The U.N. Security Council voted to extend the mandate for the peacekeeping mission in South Sudan for a year. South Sudan became an independent country two years ago but has struggled to ensure peace because of lingering conflict with Sudan.
Francis Mading Deng, the South Sudanese envoy to the United Nations, told the Security Council in a Thursday meeting the government was committed to improving the rule of law and protection of its citizens.
Hilde Johnson, U.N. special envoy for South Sudan, said Monday the country has experienced "many setbacks and problems" since independence in 2011.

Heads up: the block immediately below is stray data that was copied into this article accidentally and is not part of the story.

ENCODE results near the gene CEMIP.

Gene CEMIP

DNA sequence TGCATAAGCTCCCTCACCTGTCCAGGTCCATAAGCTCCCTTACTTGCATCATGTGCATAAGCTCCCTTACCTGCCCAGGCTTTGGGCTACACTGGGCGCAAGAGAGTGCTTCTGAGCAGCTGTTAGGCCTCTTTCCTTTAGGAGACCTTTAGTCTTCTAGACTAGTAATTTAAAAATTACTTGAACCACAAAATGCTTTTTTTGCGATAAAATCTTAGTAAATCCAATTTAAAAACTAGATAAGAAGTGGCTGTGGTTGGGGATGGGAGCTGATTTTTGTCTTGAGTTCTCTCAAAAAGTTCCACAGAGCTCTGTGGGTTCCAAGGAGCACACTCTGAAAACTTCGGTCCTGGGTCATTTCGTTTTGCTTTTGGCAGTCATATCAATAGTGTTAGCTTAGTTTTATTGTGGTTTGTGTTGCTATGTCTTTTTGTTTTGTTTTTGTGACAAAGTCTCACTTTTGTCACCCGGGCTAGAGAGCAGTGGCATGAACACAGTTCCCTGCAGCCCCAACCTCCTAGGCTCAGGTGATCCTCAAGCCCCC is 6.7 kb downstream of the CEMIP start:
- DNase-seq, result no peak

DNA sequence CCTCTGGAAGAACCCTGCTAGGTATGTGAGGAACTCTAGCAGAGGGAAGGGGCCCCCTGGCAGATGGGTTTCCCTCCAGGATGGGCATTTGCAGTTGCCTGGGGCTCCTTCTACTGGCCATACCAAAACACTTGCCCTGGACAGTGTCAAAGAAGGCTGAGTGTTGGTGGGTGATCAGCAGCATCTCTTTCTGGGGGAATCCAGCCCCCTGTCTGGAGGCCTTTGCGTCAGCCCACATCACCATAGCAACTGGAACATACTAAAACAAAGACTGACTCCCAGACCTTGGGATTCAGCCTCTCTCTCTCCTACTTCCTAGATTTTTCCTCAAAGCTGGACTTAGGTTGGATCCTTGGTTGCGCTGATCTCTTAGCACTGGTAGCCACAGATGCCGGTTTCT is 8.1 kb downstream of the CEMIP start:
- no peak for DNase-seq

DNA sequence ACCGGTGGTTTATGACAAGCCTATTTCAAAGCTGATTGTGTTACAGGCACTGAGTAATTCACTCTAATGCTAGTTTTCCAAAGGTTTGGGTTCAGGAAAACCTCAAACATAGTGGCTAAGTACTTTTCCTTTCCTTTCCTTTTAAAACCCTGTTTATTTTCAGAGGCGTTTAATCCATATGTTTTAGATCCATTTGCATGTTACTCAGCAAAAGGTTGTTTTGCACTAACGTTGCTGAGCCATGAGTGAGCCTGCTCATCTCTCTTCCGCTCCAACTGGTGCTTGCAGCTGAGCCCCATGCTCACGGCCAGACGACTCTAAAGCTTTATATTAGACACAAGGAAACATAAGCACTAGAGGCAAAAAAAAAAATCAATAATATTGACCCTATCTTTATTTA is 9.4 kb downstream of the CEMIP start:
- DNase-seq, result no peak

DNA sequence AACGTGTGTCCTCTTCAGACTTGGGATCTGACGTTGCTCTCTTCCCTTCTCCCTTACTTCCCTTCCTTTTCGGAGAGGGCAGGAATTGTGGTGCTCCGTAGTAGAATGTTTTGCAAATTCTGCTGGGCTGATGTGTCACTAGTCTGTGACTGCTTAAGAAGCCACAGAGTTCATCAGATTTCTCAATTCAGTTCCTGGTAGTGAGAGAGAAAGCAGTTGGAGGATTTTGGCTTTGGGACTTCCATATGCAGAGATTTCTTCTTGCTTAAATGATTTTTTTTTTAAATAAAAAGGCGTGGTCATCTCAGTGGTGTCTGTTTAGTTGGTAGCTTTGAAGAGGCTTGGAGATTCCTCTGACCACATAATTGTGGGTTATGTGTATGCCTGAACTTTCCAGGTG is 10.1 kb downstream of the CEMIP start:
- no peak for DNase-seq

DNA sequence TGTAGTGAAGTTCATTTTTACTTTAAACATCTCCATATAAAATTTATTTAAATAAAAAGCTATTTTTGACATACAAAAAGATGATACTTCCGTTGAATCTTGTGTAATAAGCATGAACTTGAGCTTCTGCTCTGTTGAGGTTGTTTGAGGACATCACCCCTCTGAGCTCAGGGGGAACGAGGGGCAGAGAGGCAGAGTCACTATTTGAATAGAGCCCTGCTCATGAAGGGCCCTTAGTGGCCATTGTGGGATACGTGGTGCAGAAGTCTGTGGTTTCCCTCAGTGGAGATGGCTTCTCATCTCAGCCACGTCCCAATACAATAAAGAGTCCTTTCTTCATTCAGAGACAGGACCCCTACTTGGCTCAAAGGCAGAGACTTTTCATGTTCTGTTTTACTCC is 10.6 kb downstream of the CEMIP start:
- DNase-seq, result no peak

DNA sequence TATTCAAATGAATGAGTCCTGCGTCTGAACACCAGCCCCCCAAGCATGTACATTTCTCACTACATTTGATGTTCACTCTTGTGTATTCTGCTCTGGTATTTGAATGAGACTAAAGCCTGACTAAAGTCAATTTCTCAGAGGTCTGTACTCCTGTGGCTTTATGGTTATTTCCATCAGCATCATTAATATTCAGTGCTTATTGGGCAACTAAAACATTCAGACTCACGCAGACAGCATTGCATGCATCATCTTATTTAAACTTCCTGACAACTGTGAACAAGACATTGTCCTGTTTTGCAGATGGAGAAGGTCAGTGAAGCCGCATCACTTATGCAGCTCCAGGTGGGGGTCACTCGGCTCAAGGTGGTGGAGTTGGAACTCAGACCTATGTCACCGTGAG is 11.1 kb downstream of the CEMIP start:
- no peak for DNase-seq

Deng said he shared the Security Council's concern for security in the country and welcomed a proposal to reconfigure the peacekeeping force to focus on "high-risk areas."
The resolution extending the mandate expressed deep concern for national security but a deep commitment to maintaining the peace.
The mission is mandated to use "all necessary means, within the limits of its capacity" to ensure stability in South Sudan. It is authorized under a Chapter VII resolution, permitting the use of force if necessary."
Newt Gingrich fires back at Mandela backlash
Campus cop fatally shoots Texas student during traffic stop